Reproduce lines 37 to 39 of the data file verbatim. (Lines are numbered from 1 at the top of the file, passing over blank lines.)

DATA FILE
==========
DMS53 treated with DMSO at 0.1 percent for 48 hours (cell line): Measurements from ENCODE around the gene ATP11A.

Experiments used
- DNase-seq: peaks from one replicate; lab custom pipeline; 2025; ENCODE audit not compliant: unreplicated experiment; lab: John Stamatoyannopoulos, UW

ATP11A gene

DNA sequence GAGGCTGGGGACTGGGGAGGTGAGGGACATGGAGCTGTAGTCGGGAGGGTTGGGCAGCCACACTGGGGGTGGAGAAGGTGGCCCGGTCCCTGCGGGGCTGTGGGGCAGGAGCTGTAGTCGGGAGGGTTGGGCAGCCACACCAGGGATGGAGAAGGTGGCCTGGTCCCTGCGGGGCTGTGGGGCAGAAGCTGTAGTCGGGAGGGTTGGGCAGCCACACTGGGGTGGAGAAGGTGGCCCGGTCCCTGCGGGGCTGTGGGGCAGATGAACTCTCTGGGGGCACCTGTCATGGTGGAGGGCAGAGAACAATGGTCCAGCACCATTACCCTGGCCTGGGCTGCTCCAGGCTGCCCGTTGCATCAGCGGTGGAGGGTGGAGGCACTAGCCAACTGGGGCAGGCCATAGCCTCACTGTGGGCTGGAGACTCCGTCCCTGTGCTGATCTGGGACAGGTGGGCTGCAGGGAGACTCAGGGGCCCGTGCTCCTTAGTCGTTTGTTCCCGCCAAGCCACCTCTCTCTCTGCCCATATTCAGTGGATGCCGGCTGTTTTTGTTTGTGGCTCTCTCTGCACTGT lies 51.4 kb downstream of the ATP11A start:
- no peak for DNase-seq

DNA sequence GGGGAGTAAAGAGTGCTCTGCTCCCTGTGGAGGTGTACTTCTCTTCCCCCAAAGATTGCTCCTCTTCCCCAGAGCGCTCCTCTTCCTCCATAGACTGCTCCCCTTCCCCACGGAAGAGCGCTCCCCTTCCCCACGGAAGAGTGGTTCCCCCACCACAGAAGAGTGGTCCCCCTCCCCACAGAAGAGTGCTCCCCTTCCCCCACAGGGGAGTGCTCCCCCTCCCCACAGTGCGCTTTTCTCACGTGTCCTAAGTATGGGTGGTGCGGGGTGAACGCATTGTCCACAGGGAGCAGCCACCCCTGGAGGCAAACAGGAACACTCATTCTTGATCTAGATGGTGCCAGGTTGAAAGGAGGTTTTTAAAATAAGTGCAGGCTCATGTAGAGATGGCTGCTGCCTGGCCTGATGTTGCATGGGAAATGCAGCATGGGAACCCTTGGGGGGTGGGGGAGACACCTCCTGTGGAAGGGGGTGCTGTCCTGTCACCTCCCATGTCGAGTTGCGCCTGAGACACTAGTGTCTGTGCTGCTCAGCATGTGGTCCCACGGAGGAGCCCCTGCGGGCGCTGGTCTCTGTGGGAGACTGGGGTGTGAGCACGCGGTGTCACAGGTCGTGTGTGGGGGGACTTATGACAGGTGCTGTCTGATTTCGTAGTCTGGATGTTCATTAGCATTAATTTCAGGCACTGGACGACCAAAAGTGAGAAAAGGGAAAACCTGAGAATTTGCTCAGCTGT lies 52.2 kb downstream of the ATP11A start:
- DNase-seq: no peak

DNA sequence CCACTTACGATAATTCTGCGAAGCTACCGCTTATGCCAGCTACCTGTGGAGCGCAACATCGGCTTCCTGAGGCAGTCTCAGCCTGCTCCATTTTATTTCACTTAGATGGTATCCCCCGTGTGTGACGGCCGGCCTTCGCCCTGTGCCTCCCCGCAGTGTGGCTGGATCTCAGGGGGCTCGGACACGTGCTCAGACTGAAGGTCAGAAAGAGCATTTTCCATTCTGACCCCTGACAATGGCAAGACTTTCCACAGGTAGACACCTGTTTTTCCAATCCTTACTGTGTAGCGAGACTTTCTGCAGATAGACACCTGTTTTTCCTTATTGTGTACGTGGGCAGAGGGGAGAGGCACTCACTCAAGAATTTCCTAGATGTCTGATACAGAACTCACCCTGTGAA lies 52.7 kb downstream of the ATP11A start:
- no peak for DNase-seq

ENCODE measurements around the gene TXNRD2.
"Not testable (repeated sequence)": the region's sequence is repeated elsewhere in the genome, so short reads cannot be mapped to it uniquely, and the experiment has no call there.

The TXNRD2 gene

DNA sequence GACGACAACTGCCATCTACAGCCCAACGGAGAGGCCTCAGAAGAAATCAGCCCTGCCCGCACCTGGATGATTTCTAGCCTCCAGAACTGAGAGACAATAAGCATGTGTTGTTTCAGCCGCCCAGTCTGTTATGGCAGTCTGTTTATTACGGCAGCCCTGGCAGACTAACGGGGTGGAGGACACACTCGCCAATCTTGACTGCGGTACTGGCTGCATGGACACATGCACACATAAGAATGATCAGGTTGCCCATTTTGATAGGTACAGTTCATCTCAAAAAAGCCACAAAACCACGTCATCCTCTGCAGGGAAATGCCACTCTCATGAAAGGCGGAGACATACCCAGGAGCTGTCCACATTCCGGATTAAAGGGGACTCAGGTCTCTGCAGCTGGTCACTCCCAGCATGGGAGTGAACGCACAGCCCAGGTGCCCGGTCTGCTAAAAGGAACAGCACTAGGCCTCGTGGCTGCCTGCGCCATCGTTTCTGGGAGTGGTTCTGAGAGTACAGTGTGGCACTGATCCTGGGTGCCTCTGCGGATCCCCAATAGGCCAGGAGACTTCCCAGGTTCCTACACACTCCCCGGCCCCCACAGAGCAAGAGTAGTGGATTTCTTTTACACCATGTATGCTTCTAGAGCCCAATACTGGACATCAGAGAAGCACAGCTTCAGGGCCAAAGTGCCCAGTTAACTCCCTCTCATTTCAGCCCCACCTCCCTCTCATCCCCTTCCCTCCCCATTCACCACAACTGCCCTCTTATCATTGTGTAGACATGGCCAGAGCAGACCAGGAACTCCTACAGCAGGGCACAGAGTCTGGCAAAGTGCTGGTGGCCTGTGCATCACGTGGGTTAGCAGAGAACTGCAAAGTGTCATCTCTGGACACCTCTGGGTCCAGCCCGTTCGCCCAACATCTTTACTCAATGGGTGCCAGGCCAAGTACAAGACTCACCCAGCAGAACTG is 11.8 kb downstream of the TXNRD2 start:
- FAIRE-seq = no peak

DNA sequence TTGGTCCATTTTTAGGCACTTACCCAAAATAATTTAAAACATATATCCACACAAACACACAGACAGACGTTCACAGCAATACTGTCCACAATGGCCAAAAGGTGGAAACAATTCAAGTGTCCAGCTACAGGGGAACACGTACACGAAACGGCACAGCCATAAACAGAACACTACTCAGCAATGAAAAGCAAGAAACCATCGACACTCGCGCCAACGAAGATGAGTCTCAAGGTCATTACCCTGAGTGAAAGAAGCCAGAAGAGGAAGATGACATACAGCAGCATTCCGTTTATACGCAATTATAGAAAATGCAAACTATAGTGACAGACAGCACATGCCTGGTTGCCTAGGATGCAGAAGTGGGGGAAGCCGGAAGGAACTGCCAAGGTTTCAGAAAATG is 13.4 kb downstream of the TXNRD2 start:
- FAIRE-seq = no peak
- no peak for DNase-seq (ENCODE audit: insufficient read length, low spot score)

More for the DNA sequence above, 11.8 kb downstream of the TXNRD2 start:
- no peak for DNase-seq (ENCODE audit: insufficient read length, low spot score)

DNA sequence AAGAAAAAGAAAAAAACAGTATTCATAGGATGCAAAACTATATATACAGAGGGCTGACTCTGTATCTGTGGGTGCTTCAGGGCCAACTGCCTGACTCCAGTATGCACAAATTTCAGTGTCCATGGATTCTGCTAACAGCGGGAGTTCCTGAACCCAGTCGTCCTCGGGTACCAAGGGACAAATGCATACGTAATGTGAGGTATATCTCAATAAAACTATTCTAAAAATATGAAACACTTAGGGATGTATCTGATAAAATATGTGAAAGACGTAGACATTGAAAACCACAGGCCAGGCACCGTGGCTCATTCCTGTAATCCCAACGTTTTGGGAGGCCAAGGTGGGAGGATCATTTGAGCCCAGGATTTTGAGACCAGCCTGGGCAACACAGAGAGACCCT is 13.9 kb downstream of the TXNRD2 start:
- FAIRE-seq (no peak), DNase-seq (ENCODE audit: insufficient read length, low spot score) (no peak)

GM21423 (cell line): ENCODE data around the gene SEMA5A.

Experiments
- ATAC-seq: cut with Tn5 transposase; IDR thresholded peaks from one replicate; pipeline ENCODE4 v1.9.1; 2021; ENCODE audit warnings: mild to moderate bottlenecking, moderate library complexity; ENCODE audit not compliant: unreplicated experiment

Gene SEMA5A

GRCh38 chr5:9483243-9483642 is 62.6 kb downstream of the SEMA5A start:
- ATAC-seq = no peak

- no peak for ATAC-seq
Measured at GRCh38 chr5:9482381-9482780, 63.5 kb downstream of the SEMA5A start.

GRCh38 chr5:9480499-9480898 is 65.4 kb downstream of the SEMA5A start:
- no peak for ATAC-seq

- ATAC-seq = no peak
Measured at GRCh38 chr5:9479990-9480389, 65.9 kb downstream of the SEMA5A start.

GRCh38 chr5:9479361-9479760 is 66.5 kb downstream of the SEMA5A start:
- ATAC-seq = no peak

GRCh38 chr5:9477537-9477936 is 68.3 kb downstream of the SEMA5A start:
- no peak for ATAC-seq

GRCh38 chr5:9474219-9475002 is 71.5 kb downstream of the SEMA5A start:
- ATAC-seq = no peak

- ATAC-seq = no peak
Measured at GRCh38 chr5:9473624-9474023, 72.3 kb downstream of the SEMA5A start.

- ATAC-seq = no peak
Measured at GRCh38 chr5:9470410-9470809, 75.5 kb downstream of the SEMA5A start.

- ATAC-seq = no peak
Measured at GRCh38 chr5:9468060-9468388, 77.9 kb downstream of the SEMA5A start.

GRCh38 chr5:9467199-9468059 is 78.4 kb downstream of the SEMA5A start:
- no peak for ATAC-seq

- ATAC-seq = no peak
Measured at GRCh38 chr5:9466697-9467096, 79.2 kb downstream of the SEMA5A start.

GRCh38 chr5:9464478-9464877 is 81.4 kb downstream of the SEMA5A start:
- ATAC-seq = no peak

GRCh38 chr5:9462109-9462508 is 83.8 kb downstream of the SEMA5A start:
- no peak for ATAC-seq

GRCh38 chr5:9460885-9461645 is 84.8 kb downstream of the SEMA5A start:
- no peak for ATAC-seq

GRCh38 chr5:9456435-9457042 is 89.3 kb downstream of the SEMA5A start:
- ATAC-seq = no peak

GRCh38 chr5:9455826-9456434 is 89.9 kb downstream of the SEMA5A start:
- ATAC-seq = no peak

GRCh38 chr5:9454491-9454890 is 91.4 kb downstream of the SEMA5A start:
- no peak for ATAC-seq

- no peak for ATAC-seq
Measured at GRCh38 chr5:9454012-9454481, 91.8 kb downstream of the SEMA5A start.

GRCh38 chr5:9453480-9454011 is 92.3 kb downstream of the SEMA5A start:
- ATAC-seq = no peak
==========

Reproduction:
GRCh38 chr5:9477537-9477936 is 68.3 kb downstream of the SEMA5A start:
- no peak for ATAC-seq

GRCh38 chr5:9474219-9475002 is 71.5 kb downstream of the SEMA5A start: